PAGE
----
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Title: Ultrasonic Meters For Residential And Commercial Applications
Author: Paul Honchar
Source: 2009 Western Gas Measurement Short Course
Year Published: 2009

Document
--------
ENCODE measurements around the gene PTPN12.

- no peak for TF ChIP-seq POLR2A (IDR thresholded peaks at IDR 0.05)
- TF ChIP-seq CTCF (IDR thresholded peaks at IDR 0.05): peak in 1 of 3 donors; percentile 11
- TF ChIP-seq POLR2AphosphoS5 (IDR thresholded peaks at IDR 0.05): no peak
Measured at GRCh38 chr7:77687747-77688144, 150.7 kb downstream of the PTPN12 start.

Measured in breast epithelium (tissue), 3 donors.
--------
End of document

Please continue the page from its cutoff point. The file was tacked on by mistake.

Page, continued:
Abstract: An ultrasonic meter falls into the classification of inferential meters. Unlike positive displacement meters that capture volume to totalize volume, inferential meters measure flowing gas velocity to totalize volume. Orifice meters use pressure drop to measure velocity to eventually infer volume, turbine meters use the speed of the rotor to measure velocity to infer volume, while ultrasonic meters use sound waves to measure flowing gas velocity to infer volume. Ultrasonic meters have been around for many years in primarily liquid measurement. However, their application in the measurement of natural gas is relatively new, and has become more commercialized over the last decade. A significant contributor to the commercialization of ultrasonic meters in gas is affordable, highly accurate timing devices, that are being mass produced for computers and digital devices. Since changes in the speed of sound are much less in gas than in liquids, measurement of these timing changes needs to be measured to greater precision